While I am a Federer fan, I will respect Nadal and any other player on tour. Why? Because the game is a lot more than one or two players. There are hundreds and thousands of qualified professionals who are capable of providing us a great and most importantly, an honest and respectful match. I think both Federer and Nadal have provided us with that since their first meeting in 2004 (I believe). Likewise can be said with the Federer matches with Safin, Hewitt, Roddick, Agassi, etc. They are always exceptional in quality, but those guys have respect for each other. I can't go back further than the late 90's, simply because I haven't followed tennis before that, but I think this generation of players is not only very good, but also very respectful and respected(except for a few cases and individuals). I have a funny feeling that quite a few of Federer's and Nadal's so called 'fans' don't care at all about anything else and really don't know all that much about tennis and its history. That may sound arrogant of me to say, but I think it's true. I don't know how things were back in the Borg/Connors/McEnroe days when they had some amazing battles, or the Lendl/McEnroe/Edberg/Becker/Wilander glory days or the great Agassi/Sampras duels that captivated the tennis audience around the world, but I don't think fans of those players were quite as obsessed with each other and their players. Obviously with so much media attention towards Fed and Nadal, and so much internet exposure and these message boards, youtube, comments sections of thousands of sites, tv, radio, etc, something is bound to happen, but some of us take it a bit too seriously and you can clearly see it in some comments.
Sorry for the rant, but that's how I feel about the issue. Go check out the espn tennis articles and you'll see exactly what I mean, lol!

Posted by Schiavone's Tomato Sauce 11/19/2010 at 08:25 PM

I love this rivalry but can someone PLEASE discuss Francesca Shiavone?

One sec. I, uh, well...I have tomato sauce on my neck, excuse me

Posted by Mike 11/19/2010 at 09:27 PM

Abraxas, just for the heck of it ... can you find out the wins by surface for each of those? Curious to see if the majority of wins were on clay ... or evenly distributed.

Posted by warren 11/19/2010 at 09:51 PM

Until now, I still don't understand how a skinny guy at 15 turned out to be an incredeble hulk at 18 without spending enough time in the gym.
Rafael admitted of not enjoying working out. Everytime he got injured, he came back stronger. Someone commented he is seeing the same doctor as Lance Armstrong. LA is a world renowned cyclist who was found to be taking power enhancing drugs. Rafael's mucles are comparable to body builders. Body builders are known to take power enhancing drugs to attain their marvelous muscled body just like Rafael. Go figure!!!!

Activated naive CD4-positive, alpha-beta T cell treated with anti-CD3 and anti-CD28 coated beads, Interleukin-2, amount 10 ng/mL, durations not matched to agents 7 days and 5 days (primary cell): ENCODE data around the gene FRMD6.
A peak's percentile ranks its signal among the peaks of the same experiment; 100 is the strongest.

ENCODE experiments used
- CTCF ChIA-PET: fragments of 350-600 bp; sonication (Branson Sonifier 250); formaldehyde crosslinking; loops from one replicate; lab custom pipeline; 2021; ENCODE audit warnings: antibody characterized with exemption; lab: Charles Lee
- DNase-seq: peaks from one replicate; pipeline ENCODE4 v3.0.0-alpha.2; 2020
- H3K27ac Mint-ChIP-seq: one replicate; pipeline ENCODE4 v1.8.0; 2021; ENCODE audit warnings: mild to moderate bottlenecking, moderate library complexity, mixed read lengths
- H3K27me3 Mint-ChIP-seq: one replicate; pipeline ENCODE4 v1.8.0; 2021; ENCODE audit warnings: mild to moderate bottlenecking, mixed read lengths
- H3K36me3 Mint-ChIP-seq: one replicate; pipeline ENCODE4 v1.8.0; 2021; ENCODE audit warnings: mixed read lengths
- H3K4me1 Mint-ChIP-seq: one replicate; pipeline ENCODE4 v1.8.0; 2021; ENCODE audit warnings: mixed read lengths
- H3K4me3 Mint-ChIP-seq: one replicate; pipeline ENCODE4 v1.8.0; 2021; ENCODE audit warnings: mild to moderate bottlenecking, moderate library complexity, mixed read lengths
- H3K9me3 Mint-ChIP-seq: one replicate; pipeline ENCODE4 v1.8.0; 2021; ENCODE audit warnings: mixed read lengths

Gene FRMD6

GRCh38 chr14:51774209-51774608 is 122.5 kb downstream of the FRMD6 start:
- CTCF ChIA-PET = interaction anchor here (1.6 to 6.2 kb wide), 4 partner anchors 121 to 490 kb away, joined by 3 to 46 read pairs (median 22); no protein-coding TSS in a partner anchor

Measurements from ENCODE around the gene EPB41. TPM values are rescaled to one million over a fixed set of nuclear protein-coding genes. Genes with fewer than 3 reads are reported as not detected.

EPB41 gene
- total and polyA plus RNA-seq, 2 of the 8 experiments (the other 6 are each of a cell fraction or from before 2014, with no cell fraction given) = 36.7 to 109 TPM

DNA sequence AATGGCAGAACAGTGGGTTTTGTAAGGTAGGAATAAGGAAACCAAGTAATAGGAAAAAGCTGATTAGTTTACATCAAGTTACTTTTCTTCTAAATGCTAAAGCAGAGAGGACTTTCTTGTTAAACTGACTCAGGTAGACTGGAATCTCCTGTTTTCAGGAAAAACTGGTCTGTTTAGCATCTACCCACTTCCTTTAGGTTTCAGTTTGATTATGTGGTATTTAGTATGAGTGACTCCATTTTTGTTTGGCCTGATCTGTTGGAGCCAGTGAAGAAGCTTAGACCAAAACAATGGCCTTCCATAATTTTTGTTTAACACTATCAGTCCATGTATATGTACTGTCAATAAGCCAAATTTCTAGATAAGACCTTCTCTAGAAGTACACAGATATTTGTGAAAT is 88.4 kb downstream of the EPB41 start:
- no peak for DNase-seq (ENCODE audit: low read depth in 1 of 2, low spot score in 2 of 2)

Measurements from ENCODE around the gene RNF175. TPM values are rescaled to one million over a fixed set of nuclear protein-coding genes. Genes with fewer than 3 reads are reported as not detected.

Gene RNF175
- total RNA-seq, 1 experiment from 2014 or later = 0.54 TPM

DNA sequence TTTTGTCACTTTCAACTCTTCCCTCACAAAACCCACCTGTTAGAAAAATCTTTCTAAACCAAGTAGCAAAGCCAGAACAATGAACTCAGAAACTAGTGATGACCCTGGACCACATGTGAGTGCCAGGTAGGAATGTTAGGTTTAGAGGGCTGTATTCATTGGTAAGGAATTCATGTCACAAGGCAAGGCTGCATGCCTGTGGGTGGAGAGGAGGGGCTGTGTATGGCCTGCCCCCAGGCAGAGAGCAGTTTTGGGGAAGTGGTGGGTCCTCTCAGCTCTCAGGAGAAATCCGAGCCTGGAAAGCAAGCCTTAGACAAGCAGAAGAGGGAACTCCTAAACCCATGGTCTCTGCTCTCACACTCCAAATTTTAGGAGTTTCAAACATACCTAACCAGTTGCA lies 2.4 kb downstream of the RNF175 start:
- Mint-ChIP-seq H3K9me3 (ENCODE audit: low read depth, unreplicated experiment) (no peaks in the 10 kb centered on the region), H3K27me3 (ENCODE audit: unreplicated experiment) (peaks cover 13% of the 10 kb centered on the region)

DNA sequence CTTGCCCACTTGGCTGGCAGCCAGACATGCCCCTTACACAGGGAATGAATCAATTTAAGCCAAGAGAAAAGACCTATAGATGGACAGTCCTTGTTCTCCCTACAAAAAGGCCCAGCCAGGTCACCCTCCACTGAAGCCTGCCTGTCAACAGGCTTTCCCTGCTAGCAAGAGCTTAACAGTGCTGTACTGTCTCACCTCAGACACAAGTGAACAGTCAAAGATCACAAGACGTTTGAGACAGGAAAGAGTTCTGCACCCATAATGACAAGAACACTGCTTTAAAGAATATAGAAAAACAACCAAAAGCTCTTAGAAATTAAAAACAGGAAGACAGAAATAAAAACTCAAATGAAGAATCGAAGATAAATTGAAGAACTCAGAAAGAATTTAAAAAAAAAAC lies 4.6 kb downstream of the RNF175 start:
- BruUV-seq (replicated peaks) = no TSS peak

Posted by rafadoc...Waka Waka...Its Stanzi time! 11/19/2010 at 11:30 PM

Steve and Kamakshi,

I love that you are discussing "the elephant" in the room. The Rafa v. Roger "wars" are woven passive aggressively throughout many discussions here at Tennis World. Why not take a moment to analyze the phenomenon of the very passionate fans of Roger and Rafa and what this fandom means in terms of our appreciation of tennis today and their contributions to the sport we enjoy.

Well done. I continue to love this format!

Posted by Tim (Moonpies lead to violence!) 11/19/2010 at 11:32 PM

Abraxas what on earth does that have to do with my post? I said name an event where Rafa beats THREE top 10 players in the same event, did I not?

Id love to know how many of those head to heads were built on the red clay of Europe, by the way, not that that of course means anything to H to H obsessed Rafa kids, who think the world revolves around that stat alone!

anyway make up the rules as you like, just pointing out the obvious ...

AND I dont see how anyone can be a big fan of both-- Yankees vs Red Sox, Lakers vs. Celtics, cmon you have to choose! tennis is a sport, too, is it not?

Posted by AmyLu 11/19/2010 at 11:39 PM

Thank you for the mention, Steve. :) I don't post much any more, but am always reading -- and I really enjoy "The Rally" concept.

Posted by Tim (Moonpies lead to violence!) 11/19/2010 at 11:43 PM

oh oddly enough, 9 of Rafa's 15 wins over Djoker are on, what else? CLAY!

big shock... we know he CAN play on other surfaces, but his career and head to heads are all built strongly on red clay, period end of story... can you imagine if he had played Federer 12 times indoors (instead of that same # on clay), instead of the just 2 times (both won by Fed)?

and 3 of his 5 wins over Sod on, what else, clay again!

it makes me think of the GOAT--would ANYONE onthis earth pick Nadal as the GOAT on grass, or hard court, or indoor??

not in a million years .. he's the GOAT on a surface that is played 2 months of the year of major play ...

Posted by acuvue oasys lenses 11/19/2010 at 11:46 PM

Whilst I'm a big Rafa fan, I love watching Fed play. I don't know why fans can't simply accept these two guys as great champions of the game and not squabble - they miss the train of history.